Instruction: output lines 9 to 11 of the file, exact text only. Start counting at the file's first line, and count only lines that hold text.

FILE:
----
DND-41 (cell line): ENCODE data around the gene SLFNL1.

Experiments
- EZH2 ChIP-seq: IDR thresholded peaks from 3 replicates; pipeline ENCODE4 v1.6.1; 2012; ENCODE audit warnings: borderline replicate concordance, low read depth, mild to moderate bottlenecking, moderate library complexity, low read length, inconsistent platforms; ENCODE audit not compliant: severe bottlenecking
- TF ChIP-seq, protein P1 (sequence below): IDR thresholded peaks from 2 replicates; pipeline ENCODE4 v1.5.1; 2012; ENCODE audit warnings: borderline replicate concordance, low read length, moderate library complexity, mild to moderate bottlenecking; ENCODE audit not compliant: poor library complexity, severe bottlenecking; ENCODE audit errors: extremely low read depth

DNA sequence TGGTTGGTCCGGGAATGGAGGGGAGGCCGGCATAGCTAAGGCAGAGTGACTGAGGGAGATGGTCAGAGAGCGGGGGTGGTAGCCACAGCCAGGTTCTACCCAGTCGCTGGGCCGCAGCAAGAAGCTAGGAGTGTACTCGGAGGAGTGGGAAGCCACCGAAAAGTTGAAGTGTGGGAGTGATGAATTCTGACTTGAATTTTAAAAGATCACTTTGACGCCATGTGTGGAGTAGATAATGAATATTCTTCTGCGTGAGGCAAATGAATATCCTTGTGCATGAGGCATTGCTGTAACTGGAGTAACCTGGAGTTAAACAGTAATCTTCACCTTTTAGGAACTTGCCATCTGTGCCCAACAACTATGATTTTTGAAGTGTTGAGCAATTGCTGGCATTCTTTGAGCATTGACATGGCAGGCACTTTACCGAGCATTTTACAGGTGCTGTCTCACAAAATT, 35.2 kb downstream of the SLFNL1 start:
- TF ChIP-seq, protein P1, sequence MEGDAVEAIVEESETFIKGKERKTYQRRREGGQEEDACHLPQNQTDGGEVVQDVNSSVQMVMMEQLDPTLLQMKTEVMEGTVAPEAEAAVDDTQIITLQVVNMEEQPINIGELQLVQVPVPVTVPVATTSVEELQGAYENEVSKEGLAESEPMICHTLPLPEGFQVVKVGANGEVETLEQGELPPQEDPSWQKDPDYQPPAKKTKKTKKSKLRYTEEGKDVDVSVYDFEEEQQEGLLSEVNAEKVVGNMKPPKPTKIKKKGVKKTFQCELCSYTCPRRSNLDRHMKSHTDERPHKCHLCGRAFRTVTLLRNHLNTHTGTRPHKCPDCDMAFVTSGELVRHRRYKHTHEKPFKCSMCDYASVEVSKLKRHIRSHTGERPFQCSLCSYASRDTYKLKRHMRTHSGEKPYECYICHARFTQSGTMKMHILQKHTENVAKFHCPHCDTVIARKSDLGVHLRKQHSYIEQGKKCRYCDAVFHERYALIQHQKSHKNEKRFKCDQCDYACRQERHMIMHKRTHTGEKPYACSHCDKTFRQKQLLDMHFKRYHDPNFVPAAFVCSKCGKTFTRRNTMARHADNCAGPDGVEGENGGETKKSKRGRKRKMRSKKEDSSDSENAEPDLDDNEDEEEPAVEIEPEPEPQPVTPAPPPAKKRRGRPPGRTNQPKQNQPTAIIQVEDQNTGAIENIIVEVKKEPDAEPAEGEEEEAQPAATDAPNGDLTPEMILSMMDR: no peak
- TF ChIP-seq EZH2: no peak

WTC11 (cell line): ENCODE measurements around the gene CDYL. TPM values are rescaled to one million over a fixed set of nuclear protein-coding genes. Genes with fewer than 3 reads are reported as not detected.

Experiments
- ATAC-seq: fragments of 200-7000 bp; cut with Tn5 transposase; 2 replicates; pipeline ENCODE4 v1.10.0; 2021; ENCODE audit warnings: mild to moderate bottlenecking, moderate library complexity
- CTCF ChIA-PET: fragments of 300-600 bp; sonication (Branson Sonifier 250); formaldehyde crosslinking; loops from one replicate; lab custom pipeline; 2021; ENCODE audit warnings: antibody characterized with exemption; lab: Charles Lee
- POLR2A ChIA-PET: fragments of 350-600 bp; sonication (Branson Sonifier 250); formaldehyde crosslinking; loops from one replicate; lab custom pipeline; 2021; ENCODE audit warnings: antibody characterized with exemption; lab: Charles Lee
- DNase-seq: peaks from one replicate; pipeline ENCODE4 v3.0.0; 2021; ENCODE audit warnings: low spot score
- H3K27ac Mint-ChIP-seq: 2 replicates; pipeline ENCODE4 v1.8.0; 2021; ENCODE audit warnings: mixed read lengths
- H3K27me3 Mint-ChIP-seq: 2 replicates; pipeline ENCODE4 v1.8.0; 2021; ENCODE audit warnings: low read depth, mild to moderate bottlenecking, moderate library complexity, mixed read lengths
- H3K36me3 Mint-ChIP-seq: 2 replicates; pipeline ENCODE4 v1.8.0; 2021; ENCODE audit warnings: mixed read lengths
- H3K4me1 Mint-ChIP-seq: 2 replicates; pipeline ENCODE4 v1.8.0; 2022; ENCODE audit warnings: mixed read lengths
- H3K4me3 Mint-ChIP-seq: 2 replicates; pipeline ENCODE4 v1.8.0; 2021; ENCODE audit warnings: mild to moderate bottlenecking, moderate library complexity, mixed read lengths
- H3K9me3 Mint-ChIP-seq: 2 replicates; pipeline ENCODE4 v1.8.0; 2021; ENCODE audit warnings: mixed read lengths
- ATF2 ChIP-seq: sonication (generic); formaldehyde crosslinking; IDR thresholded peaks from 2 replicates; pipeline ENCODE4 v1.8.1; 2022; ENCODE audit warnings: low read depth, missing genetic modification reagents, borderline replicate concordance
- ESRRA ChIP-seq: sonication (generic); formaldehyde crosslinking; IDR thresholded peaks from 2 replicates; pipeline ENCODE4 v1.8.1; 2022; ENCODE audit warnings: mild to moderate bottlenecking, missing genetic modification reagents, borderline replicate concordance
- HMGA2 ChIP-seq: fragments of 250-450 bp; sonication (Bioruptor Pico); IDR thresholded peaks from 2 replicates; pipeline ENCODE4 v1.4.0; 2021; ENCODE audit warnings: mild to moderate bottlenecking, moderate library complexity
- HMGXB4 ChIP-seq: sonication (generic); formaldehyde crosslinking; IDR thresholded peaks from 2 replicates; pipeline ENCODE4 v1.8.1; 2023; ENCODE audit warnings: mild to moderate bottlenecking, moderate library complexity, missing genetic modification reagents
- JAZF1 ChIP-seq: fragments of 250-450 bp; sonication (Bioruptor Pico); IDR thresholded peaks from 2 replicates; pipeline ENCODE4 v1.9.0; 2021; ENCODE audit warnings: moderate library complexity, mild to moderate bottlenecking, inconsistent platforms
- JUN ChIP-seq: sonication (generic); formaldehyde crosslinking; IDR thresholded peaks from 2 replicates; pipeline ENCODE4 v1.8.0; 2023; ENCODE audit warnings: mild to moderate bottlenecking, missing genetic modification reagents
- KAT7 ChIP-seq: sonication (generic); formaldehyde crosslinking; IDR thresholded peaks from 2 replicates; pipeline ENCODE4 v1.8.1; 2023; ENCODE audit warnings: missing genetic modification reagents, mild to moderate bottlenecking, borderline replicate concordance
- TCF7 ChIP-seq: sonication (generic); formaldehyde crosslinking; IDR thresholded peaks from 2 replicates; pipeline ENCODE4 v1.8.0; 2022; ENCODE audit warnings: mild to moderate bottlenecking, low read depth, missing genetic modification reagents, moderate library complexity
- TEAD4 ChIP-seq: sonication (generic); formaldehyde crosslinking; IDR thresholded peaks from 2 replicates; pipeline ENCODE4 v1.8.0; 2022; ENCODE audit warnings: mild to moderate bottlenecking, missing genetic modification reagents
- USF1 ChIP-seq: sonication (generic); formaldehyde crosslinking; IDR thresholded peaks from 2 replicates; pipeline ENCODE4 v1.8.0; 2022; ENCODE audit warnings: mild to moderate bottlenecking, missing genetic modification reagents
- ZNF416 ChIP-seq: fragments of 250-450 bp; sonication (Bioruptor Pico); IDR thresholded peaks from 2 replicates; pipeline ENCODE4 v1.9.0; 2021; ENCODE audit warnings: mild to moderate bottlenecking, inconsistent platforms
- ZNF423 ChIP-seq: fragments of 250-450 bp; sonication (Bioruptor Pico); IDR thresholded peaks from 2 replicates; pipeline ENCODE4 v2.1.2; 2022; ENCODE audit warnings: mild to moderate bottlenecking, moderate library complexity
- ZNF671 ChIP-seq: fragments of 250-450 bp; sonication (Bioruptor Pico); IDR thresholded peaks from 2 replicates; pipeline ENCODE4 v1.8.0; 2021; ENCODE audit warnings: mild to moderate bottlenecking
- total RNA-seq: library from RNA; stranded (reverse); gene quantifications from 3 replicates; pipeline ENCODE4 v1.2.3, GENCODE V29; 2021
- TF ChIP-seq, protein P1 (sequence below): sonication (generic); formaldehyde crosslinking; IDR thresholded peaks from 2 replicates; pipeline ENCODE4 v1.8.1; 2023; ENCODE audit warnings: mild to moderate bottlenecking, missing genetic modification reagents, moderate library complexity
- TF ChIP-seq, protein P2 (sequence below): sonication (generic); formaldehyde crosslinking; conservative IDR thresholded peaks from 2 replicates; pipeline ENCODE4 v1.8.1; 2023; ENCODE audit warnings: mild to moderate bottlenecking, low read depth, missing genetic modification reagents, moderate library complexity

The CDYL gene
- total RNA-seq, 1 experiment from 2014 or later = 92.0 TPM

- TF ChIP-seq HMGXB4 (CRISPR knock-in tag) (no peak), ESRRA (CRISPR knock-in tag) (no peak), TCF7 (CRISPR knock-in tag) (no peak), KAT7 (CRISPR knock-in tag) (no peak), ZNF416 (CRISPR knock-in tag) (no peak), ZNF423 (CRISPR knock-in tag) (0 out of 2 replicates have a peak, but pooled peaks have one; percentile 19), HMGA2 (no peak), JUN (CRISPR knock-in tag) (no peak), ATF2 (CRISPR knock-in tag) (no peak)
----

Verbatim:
Experiments
- ATAC-seq: fragments of 200-7000 bp; cut with Tn5 transposase; 2 replicates; pipeline ENCODE4 v1.10.0; 2021; ENCODE audit warnings: mild to moderate bottlenecking, moderate library complexity
- CTCF ChIA-PET: fragments of 300-600 bp; sonication (Branson Sonifier 250); formaldehyde crosslinking; loops from one replicate; lab custom pipeline; 2021; ENCODE audit warnings: antibody characterized with exemption; lab: Charles Lee